In the film Simon Birch, loosely based on John Irving’s A Prayer for Owen Meany, there’s a scene that knifed my heart. Simon, born with dwarfism, goes to his local church seeking spiritual guidance. He enters the pastor’s study and struggles into a chair.
Simon: “Does God have a plan for us?”
Pastor: “I like to think so.”
Simon: “Me too. I think God made me the way I am for a reason.”
Pastor: “Well, I’m glad that, um, that your faith, uh, helps you deal with your, um…you know, your condition.”
Simon: “That’s not what I mean. I think God is going to use me to carry out a plan.”
Later, when Simon gets discouraged, he returns to that same pastor.
Simon: “I want to know that there’s a reason for things. I used to be certain, but now I’m not sure. I want you to tell me that God has a plan for me, a plan for all of us. Please.”
Pastor (shifting in his seat, obviously uncomfortable): “Simon…I can’t.”
Sitting in the movie theater, I almost stood to shout my objections. If that pastor had lived nearby, I would have made an appointment the next morning to speak my mind. “Listen, if your doubts have undermined your calling to proclaim Good News, why don’t you take a break or consider a new line of work?”
In my 31 years of ministry, I have struggled with tragedies that rocked the foundation of existence. Stillborn children, a young man killed just days before his wedding, suicides, overdoses, floods and fires, cancer that wrenched parents from their children. I always refrained from unsolicited platitudes like “God has a purpose for this.” Those words are hollow, even insulting, as we cry out against injustice or suffer from breathtaking loss.
However, if someone sincerely asks me that question voiced by Simon, I don’t hesitate to answer.
Yes, I do believe God has a divine purpose, a plan that works its way through our days. And though none of us can fully fathom the mystery of God’s providence, we can experience it numerous ways.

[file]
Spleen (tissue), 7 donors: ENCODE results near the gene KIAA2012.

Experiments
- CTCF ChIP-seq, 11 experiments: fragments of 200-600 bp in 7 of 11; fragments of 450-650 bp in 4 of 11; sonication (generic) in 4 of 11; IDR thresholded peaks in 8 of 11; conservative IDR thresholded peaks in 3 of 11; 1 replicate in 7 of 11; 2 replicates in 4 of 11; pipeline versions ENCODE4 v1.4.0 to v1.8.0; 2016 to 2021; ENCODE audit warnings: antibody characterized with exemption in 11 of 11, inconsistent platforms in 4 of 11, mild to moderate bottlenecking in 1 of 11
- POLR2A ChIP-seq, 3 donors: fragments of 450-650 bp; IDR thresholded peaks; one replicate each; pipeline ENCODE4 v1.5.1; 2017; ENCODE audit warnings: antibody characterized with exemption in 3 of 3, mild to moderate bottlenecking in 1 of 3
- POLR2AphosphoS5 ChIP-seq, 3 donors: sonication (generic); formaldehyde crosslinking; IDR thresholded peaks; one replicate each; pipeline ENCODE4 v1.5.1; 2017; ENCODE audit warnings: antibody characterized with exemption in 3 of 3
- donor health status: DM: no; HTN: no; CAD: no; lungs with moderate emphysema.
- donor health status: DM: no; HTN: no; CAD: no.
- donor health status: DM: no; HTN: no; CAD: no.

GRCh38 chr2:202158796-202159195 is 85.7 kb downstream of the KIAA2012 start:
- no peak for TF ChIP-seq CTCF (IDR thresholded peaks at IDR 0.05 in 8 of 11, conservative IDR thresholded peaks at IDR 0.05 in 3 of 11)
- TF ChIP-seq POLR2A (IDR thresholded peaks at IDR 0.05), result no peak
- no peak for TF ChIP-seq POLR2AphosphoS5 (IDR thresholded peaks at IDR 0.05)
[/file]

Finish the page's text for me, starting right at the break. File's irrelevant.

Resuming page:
God’s purpose appears as divine appointments. With deep gratitude, I think of meeting my wife, Donna, when we both needed love and companionship. I think of how she and I have helped each other rise above our common disease. I think of counselors and mentors who entered my life exactly when I required their wisdom.
God’s purpose grips us with a love that brings order and healing. God is love, says the famous verse in John’s first letter, and as we move from asking “why?” to “how?” this love becomes an experience of God’s design. It drives us to spend ourselves for justice, to comfort the lonely and outcast, to be a conduit for unity and peace.
God’s purpose compels us to exercise our gifts. We all have something unique to contribute. It is what Simon meant when he said, “I think God made me the way I am for a reason.” Thousands of years ago, David rejoiced with these famous words from Psalm 139: “I praise you, for I am reverently and wonderfully made!”
Friends, on this Thanksgiving 2018, I have a shout out to God. Thank you, Creator, for not only giving us loved ones on this journey, but for also being with us, offering your purpose that illuminates our path. May we experience your active presence—and our unique part in your plan—more clearly every day.
Thanksgiving blessings to all of you!